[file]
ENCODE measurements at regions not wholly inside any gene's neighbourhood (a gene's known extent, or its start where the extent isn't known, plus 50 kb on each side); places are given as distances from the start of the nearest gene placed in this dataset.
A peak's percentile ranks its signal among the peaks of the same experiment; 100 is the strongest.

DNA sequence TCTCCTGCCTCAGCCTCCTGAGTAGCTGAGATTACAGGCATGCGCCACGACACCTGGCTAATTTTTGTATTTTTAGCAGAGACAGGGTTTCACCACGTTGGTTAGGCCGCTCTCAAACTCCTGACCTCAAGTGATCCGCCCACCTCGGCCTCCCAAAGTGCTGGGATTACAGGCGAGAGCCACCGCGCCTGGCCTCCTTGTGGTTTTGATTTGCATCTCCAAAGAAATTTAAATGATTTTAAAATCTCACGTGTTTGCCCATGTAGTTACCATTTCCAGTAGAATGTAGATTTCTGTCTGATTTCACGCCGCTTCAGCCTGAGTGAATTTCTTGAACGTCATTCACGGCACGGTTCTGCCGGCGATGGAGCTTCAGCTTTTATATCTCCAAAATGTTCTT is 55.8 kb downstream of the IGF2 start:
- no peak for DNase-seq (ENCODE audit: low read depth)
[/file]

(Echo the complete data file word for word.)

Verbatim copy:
ENCODE measurements at regions not wholly inside any gene's neighbourhood (a gene's known extent, or its start where the extent isn't known, plus 50 kb on each side); places are given as distances from the start of the nearest gene placed in this dataset.
A peak's percentile ranks its signal among the peaks of the same experiment; 100 is the strongest.

DNA sequence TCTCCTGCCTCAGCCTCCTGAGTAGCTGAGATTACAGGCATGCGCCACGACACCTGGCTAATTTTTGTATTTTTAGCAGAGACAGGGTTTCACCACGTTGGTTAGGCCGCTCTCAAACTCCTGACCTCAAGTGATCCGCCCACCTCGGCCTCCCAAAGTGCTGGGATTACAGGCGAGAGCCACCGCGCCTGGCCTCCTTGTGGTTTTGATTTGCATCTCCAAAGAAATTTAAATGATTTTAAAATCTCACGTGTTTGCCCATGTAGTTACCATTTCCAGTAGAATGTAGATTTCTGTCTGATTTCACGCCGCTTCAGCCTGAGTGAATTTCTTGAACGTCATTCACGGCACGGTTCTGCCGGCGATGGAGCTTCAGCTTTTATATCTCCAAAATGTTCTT is 55.8 kb downstream of the IGF2 start:
- no peak for DNase-seq (ENCODE audit: low read depth)